1911 Encyclopædia Britannica/Pellico, Silvio
|←Pellicier, Guillaume||1911 Encyclopædia Britannica, Volume 21
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PELLICO, SILVIO (1788-1854), Italian dramatist, was born at Saluzzo in Piedmont on the 24th of June 1788, the earlier portion of his life being passed at Pinerolo and Turin under the tuition of a priest named Manavella. At the age of ten he composed a tragedy under the inspiration of Caesarotti's translation of the Ossianic poems. On the marriage of his twin sister Rosina with a maternal cousin at Lyons he went to reside in that city, devoting himself during four years to the study of French literature. He returned in 1810 to Milan, where he became professor of French in the Collegio degli Orfani Militari. His tragedy Francesca da Rimini, was brought out with success by Carlotta Marchionni at Milan in 1818. Its publication was followed by that of the tragedy Eufemio da Messina, but the representation of the latter was forbidden. Pellico had in the meantime continued his work as tutor, first to the unfortunate son of Count Briche, and then to the two sons of Count Porro Lambertenghi. He threw himself heartily into an attempt to weaken the hold of the Austrian despotism by indirect educational means. Of the powerful literary executive which gathered about Counts Porro and Confalonieri, Pellico was the able secretary — the management of the Conciliatore, which appeared in 1818 as the organ of the association, resting largely upon him. But the paper, under the censorship of the Austrian officials, ran for a year only, and the society itself was broken up by the government. In October 1820 Pellico was arrested on the charge of carbonarism and conveyed to the Santa Margherita prison. After his removal to the Piombi at Venice in February 1821, he composed several Cantiche and the tragedies Ester d'Engaddi and Iginia d'Asti. The sentence of death pronounced on him in February 1822 was finally commuted to fifteen years carcere duro, and in the following April he was placed in the Spielberg at Brünn. His chief work during this part of his imprisonment was the tragedy Leoniero da Dertona, for the preservation of which he was compelled to rely on his memory. After his release in 1830 he commenced the publication of his prison compositions, of which the Ester was played at Turin in 1831, but immediately suppressed. In 1832 appeared his Gismonda da Mendrizio, Erodiade and the Leoniero, under the title of Tre nuovi tragedie, and in the same year the work which gave him his European fame, Le Mie prigioni, an account of his sufferings in prison. The last gained him the friendship of the Marchesa di Barolo, the reformer of the Turin prisons, and in 1834 he accepted from her a yearly pension of 1200 francs. His tragedy Tommaso Moro had been published in 1833, his most important subsequent publication being the Opere inedite in 1837. On the decease of his parents in 1838 he was received into the Casa Barolo, where he remained till his death, assisting the marchesa in her charities, and writing chiefly upon religious themes. Of these works the best known is the Dei Doveri degli uomini, a series of trite maxims which do honour to his piety rather than to his critical judgment. A fragmentary biography of the marchesa by Pellico was published in Italian and English after her death. He died on the 31st of January 1854, and was buried in the Campo Santo at Turin. His writings are defective in virility and breadth of thought, and his tragedies display neither the insight into character nor the constructive power of a great dramatist. It is in the simple narrative and naïve egotism of Le Mie prigioni that he has established his strongest claim to remembrance, winning fame by his misfortunes rather than by his genius.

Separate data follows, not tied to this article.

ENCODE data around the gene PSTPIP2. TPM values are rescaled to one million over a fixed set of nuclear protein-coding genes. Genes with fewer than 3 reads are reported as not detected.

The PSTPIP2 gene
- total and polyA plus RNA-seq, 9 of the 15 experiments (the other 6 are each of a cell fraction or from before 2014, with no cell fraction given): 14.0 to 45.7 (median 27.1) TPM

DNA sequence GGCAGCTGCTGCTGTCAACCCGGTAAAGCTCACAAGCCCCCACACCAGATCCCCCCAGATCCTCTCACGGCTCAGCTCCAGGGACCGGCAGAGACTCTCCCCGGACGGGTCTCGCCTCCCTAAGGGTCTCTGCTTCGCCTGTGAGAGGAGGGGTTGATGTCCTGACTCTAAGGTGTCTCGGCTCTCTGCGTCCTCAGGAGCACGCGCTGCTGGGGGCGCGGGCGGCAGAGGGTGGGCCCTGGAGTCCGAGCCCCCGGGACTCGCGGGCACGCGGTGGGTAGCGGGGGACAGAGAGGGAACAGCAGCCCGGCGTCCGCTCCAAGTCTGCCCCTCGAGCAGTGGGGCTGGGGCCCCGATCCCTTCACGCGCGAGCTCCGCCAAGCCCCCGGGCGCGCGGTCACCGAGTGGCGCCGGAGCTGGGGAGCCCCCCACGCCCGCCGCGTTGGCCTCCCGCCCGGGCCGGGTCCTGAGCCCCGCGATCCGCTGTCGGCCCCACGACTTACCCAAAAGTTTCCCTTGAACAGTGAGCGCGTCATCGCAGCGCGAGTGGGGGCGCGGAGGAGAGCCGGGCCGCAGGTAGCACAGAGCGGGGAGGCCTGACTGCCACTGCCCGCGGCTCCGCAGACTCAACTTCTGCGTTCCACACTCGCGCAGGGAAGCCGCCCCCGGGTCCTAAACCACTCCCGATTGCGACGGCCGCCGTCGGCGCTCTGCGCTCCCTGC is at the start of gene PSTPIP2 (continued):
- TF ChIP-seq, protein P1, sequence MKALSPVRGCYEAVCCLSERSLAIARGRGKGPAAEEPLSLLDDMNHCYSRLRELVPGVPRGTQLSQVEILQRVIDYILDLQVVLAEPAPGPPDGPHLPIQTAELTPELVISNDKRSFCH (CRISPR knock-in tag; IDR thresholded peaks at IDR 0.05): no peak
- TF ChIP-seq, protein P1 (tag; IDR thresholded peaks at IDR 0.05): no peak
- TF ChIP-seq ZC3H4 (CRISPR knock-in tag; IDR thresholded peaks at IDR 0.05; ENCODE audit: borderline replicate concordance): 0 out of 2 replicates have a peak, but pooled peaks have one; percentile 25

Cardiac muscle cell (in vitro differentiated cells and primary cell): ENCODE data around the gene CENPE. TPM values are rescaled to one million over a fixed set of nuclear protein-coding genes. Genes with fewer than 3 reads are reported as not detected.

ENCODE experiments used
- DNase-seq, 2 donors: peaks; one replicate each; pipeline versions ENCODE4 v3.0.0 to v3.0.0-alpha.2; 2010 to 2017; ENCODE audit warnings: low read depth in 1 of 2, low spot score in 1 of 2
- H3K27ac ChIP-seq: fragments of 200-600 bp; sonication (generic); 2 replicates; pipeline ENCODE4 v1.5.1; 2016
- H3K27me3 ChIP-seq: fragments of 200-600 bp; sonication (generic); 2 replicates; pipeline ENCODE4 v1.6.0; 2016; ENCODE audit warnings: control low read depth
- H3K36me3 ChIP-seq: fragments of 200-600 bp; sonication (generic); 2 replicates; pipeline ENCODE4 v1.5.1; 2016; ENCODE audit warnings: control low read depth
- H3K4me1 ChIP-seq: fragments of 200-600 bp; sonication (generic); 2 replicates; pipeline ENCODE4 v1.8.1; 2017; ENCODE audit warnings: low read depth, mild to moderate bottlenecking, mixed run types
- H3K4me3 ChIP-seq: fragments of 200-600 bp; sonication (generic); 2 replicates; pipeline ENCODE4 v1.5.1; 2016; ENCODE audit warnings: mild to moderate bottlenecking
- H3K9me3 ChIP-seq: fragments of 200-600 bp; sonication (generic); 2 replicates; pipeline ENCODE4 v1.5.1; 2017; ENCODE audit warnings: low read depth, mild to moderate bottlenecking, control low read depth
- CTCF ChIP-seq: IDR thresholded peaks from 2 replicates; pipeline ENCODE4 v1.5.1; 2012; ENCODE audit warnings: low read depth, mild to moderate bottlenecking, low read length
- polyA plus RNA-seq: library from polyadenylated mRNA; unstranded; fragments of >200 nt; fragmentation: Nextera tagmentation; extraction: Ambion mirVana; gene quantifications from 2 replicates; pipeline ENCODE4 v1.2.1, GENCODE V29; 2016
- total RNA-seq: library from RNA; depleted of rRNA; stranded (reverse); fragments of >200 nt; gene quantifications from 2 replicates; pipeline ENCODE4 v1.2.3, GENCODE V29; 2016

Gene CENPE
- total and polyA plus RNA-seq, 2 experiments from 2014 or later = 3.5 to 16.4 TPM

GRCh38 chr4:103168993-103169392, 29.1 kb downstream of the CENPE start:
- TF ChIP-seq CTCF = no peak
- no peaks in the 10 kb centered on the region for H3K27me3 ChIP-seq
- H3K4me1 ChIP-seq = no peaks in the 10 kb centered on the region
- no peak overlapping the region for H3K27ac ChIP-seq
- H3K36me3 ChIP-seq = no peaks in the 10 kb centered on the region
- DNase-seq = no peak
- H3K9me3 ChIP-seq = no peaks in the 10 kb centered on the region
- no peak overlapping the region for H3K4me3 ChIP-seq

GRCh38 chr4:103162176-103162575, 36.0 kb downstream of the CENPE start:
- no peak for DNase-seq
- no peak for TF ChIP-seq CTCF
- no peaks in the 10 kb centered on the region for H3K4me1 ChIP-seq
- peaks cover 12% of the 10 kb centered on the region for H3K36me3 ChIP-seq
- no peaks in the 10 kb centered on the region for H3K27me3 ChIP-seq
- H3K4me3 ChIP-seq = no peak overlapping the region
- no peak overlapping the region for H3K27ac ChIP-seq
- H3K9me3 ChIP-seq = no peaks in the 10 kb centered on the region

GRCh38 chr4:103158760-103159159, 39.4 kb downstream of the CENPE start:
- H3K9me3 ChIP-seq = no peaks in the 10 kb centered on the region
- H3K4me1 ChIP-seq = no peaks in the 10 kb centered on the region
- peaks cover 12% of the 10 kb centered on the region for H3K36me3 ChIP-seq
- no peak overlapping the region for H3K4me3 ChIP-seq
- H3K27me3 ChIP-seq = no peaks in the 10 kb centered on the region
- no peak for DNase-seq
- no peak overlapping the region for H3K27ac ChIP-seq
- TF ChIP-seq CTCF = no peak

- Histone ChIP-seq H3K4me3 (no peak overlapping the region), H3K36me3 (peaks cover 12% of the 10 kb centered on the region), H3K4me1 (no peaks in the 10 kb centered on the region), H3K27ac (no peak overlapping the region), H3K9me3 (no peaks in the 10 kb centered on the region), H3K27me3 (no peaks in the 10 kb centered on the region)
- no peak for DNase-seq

See Piero Maroncelli, Addizioni alle mie prigioni (Paris, 1834); the biographies by Latour; Gabriele Rosselli; Didier, Revue des deux mondes (September 1842); De Loménie, Galerie des contemp. illustr. iv. (1842); Chiala (Turin, 1852); Nollet-Fabert (1854); Giorgio Briano (1854); Bourdon (1868); Rivieri (1899-1901).